This Week’s Headlines
Del. tour important part of WISHH training
By SEAN CLOUGHERTY
HARRINGTON, Del. (Oct. 18, 2016) — After a week of presentations and training on improving their respective country’s school nutrition programs late last month, an international group participating in a World Initiative for Soy in Human Health program was eager to get outside to visit places that put aspects from their training into practice.
That wish was granted with a day-long tour in Delaware, visiting a farm and school district with a robust nutrition program.
Funded by the American Soybean Association and the USDA’s Foreign Agriculture Service, WISHH workshop trainees leave the program with technical assistance and a fully developed action plan to integrate soyfoods to improve nutritional value of food and nutritional impact, according to Karen Edwards, who helps to facilitate the workshop.
According to ASA, USDA and other economic analysis indicate developing countries dominate world demand growth for agricultural products. USDA projects developing countries’ demand for agricultural products will increase faster than their production.
As a result, these countries will account for 92 percent of the total increase in world oilseed and meat imports in 2013-22. That makes WISHH’s efforts a win for U.S. soybean growers expanding markets, Edwards said, and a win for these countries to improve protein consumption and nutritional health.
Edwards said the workshops had often been held in the Midwest and with this one on the east coast, WISHH officials worked with ASA President and Delaware farmer Richard Wilkins, Delaware Cooperative Extension and other state groups to organize a trip.
“We definitely wanted to get on the ground and on a farm,” Edwards said. “The group loved coming to Delaware. If anything, we should have spent more time there,”
Wilkins suggested starting at David Marvel’s farm near Harrington as Marvel, a soybean grower, has also been involved with farm-to-school efforts on the state and national level.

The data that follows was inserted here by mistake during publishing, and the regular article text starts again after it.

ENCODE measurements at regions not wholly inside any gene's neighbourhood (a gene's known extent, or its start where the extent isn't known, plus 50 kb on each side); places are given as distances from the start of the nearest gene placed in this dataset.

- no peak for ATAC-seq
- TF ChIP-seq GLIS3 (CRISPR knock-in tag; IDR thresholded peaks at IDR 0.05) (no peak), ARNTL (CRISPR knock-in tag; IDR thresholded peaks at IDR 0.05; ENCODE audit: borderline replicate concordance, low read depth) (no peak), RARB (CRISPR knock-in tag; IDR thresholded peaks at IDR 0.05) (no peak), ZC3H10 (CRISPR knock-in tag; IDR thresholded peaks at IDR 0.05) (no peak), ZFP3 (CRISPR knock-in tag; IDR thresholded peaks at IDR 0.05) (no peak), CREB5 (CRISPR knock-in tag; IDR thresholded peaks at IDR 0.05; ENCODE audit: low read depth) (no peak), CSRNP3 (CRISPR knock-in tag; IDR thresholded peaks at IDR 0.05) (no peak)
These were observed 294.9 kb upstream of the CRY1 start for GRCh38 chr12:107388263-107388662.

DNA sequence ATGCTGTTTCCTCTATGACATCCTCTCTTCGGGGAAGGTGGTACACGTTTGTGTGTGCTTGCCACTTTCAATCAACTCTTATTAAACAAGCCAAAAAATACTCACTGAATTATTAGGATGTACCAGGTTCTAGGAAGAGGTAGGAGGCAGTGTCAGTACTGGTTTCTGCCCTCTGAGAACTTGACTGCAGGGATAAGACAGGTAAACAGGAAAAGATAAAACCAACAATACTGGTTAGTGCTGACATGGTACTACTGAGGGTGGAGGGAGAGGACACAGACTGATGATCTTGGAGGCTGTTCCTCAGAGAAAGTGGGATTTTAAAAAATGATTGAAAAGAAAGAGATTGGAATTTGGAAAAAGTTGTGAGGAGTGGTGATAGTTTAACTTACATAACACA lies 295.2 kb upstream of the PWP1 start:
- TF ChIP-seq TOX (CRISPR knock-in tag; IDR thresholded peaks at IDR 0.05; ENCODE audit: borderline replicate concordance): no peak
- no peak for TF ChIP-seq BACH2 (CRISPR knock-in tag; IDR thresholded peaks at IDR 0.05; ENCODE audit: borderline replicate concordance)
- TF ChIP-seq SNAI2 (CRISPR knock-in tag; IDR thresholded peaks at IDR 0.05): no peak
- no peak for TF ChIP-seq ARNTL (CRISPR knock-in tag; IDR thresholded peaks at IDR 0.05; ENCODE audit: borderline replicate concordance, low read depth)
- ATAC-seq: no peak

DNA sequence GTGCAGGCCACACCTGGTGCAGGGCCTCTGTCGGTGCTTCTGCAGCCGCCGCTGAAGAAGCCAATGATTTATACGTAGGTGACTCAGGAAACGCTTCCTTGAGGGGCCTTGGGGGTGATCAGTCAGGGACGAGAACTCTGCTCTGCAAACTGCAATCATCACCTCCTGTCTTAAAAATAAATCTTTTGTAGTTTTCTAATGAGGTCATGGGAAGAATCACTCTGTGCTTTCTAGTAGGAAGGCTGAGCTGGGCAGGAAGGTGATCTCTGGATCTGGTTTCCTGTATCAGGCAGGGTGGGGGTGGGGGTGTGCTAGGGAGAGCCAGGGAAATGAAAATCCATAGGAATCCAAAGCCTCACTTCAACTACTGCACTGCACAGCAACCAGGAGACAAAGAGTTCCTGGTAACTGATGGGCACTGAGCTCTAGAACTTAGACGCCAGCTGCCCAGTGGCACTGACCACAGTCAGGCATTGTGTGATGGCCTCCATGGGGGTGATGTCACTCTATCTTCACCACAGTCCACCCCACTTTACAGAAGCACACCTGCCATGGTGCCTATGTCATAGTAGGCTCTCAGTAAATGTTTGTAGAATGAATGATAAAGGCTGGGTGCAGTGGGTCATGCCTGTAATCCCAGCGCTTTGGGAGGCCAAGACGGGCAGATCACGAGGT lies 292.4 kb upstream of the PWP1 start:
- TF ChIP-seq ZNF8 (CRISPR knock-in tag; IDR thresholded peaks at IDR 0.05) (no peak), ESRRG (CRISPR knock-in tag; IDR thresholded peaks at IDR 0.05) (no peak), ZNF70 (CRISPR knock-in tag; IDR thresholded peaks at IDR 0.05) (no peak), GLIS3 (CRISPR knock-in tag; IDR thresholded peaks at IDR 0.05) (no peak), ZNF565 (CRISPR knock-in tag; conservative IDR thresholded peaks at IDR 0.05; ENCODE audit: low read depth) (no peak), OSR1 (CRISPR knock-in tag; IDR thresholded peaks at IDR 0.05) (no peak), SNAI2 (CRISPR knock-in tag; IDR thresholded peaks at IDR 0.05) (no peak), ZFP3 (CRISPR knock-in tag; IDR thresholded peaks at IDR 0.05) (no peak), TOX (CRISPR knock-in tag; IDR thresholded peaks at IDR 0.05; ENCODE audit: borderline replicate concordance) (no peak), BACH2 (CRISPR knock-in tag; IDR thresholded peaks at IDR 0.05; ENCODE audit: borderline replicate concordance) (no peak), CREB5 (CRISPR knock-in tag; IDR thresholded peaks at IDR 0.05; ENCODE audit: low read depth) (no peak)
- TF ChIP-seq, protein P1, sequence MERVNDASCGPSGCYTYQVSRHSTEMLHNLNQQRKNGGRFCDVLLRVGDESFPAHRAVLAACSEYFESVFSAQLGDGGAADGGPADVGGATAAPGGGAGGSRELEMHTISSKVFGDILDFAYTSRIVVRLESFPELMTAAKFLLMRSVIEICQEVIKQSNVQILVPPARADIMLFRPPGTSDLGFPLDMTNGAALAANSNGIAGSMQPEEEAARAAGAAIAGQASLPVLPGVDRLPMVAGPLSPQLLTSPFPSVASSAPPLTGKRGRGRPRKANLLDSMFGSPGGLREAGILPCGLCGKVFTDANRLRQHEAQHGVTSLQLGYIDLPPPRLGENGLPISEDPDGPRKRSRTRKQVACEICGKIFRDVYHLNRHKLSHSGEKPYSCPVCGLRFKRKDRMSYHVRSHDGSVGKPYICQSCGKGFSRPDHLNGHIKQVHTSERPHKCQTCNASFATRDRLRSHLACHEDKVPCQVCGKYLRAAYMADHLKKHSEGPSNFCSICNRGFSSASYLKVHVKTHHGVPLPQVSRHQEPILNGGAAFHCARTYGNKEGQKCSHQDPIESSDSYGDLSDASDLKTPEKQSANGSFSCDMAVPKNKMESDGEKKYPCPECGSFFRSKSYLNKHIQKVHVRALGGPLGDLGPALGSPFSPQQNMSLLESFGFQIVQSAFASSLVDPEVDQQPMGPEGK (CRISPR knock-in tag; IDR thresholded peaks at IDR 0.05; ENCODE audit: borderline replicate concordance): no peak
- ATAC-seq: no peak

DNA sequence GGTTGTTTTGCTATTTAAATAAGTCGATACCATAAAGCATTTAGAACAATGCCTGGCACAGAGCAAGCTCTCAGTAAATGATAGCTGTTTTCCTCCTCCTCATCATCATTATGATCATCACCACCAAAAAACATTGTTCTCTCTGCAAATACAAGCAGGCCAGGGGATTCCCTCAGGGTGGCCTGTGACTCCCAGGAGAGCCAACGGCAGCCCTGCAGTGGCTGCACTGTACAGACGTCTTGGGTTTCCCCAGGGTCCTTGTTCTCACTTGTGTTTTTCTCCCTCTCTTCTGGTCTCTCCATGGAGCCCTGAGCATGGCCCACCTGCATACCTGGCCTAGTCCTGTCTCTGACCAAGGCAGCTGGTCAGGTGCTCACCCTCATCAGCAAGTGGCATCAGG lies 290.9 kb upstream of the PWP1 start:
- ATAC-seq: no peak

“What they were most interested in was the amount of attention that we give in our country to developing program’s for children’s lunches and the opportunities to improve their growth and nutrition,” Wilkins said.
Marvel said two things stuck with him from the visit. First, the different perspectives on poverty from people in emerging nations versus common ideas in the United States, and second, a discussion on how to measure success in improving nutrition across a population.
Gathering data and measuring success by the numbers was one perspective while another was looking at the ability of people learning first and then becoming the teachers, sustaining the effort on their own.
From Marvel’s farm the group visited William Penn High School in Wilmington and its Penn Farm. William Penn uses four acres of the 117-acre historic Penn Farm to have its agriculture students grow kale, tomatoes, peppers, squash, cucumbers, watermelons, and pumpkins that go directly to the student cooks in the culinary program. Some of that produce also goes to the cafeteria and a subscription sales program, that the students run themselves.
“Having a school garden is very much a world concept so getting to look at the Penn Farm was very interesting to them,” Edwards said.
The group also visited with Dr. Michelle Rodgers, University of Delaware’s director of cooperative extension and outreach to learn more about the Extension model for educating citizens.
Edwards said at the end of the week-long workshop, participants ranked the trip to Delaware as one of the most valuable parts of the workshop and many indicated they would have stayed another week if possible.
“They were wishing for more,” Edwards said. “Hats off to these folks in Delaware. They played a great part in that evaluation.”